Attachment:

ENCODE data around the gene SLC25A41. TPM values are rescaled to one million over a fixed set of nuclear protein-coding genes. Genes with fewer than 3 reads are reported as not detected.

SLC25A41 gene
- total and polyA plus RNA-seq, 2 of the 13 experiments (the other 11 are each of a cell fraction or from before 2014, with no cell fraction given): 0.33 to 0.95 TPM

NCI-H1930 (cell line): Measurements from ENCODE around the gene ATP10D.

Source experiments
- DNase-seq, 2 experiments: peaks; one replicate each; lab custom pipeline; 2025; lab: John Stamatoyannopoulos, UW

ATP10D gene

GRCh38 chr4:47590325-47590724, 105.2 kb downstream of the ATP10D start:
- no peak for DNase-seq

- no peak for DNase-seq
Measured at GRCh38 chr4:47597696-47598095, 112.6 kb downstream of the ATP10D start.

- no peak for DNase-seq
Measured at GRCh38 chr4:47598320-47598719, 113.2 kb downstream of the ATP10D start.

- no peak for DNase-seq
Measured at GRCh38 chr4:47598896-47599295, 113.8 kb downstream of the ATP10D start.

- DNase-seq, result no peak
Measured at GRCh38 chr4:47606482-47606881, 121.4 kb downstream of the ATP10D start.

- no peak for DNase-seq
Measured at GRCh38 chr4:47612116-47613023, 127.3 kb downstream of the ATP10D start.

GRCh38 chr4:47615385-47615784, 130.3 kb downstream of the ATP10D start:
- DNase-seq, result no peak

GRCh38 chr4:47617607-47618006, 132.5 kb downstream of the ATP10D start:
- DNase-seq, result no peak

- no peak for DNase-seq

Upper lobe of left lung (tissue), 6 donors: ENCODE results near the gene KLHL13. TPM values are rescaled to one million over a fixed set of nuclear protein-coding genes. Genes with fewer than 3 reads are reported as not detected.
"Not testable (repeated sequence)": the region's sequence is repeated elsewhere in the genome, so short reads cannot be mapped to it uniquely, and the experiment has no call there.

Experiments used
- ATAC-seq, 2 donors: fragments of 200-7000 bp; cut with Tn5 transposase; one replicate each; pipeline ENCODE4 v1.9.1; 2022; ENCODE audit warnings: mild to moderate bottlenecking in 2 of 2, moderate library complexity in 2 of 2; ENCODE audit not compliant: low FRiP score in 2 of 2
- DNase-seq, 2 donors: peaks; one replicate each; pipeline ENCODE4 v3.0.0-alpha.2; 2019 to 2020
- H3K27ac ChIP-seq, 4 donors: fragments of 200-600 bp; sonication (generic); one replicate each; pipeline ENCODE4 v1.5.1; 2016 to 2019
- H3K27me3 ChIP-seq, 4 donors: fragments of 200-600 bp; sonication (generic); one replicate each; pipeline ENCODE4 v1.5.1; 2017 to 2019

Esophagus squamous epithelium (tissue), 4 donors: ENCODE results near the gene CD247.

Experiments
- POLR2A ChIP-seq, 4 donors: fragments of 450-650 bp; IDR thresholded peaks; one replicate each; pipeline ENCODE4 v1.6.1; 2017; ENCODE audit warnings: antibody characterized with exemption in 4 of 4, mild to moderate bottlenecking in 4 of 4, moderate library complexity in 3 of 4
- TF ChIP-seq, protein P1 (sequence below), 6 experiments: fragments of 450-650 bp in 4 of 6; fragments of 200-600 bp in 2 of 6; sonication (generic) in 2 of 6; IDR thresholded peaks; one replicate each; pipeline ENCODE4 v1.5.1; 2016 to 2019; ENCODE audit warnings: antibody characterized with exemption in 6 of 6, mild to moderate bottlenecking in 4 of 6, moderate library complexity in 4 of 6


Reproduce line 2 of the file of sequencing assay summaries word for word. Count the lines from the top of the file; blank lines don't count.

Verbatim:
SLC25A41 gene